“In turn they’ve exacerbated increased rates of chronic health issues, justice system involvement, incarceration,. increased public health risk, and east involvement with state agencies and monitoring resulting in disenfranchisement and distrust of systems and government. Starting in 2007 and 2008, a handful of states, including Connecticut and Massachusetts, began discussing and piloting the, the use of racial impact statements to address disparities in their criminal justice systems. Along with the groundbreaking assistance of The Sentencing Project whose work on impact statements has focused mainly on their use in criminal justice. Other states across the country have proposed and implemented impact statements as part of sector and statewide efforts to address disparities over the past 15 years.
“In 2019, Maine took a different approach and established the Permanent Commission on the Status of Racial, Indigenous, and Tribal Populations to examine systemic racial disparities and advise all three branches of government on public policy changes that would make racial equity a central consideration in their states’ law making.
“The legislation before you today aims to build on that foundation with a different but simpler approach, proposing the establishment of the combined race, ethnicity, gender, and disability impact statement to inform our policy debate and to improve the legislature’s ability to avoid perpetuating disparities and to increase equity through better informed policy. This statement will be an impartial, simple and understandable statement included as a section of the bill language, demonstrating that the bill sponsor has taken into account the impact, positive or negative, that legislation will have on historically disadvantaged communities.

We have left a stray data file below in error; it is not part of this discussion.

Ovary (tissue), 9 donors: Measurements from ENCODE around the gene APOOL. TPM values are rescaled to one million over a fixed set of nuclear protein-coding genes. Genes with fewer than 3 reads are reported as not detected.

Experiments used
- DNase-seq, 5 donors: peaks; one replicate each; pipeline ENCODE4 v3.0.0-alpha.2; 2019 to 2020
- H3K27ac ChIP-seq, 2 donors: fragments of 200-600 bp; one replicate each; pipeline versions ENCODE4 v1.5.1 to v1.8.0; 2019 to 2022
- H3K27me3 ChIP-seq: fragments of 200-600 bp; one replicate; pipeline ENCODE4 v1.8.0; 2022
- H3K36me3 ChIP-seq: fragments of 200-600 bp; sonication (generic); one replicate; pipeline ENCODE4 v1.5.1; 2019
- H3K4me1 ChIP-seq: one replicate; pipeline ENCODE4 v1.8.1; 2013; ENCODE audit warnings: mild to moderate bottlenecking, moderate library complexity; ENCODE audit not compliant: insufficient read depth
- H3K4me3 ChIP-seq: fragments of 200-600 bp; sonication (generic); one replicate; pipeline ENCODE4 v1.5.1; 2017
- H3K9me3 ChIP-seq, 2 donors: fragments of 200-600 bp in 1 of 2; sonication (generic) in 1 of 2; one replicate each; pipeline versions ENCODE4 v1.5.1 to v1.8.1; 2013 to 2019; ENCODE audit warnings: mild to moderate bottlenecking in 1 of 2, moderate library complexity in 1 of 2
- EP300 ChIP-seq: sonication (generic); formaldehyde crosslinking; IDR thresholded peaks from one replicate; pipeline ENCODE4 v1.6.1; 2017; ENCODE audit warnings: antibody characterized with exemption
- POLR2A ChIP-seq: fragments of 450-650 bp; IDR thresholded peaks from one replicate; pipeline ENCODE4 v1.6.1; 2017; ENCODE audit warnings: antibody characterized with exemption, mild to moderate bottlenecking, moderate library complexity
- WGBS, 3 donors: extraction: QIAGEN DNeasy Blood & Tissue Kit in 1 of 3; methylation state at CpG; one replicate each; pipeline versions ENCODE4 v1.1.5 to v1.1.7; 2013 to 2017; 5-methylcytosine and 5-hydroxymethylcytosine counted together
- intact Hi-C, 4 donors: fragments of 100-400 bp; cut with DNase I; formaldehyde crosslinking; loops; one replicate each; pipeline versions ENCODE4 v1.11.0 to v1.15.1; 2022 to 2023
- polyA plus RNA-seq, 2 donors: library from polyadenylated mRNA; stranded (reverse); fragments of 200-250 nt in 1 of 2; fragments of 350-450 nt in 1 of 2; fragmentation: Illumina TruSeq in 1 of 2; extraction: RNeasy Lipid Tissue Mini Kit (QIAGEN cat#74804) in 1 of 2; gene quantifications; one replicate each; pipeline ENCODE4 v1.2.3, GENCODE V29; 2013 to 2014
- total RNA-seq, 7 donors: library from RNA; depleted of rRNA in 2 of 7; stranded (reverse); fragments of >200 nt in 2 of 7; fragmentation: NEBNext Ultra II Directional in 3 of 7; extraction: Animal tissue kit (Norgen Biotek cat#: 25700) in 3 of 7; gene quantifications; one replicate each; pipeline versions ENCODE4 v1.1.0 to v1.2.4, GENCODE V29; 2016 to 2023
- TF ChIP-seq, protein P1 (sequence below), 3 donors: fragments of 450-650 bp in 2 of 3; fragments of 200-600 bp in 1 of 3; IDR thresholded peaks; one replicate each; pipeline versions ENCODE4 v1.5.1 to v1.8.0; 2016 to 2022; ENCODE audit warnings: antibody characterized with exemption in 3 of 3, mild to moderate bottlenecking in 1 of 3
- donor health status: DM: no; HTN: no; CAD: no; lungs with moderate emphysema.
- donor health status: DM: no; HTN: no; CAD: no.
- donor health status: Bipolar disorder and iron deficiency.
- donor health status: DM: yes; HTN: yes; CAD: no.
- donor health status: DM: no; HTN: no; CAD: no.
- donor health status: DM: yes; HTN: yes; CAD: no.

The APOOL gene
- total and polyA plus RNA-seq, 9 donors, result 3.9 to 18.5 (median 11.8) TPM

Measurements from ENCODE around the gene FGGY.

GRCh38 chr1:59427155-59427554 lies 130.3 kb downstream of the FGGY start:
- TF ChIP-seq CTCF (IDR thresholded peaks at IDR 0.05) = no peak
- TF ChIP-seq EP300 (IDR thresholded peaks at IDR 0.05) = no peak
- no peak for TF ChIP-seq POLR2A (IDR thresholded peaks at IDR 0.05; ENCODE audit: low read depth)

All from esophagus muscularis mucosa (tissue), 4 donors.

“Bill sponsors may work in conjunction with state agencies to obtain any necessary demographic data to inform the content of the statement, which will include a description of how the legislation will or will not provide corrective actions for policies that have previously resulted in disparities by race, ethnicity, gender, and disability. It will include a reference to historic disparities and a reference to any existing efforts to address those disparities. The impact statements will be required when proposed legislation pertains to expenditures or policy regarding human services, medical, dental, or behavioral healthcare; disability services, housing, or housing assistance; education, employment, and labor; land use, and transportation; economic and environmental policy, and policies pertaining to criminal justice.
“The impact statement requirement may be waived if there’s no discernible impact based on race, ethnicity, gender, or disability.
“As we pursue equity in our systems and in our state, understanding that inequality has resulted in human and economic suffering, the impact statement is a step that we, as legislators, can take to assure that we are not perpetuating harmful disparities in our systems and policies.“
The legislation is also supported by the Latino Policy Institute, the Rhode Island ACLU, the Rhode Island Working Families Party, and the Women’s Fund of Rhode Island. The new director of the Economic Progress Institute, Weayonnoh Nelson-Davies, J.D., chose this bill for her first in-person testimony before the General Assembly.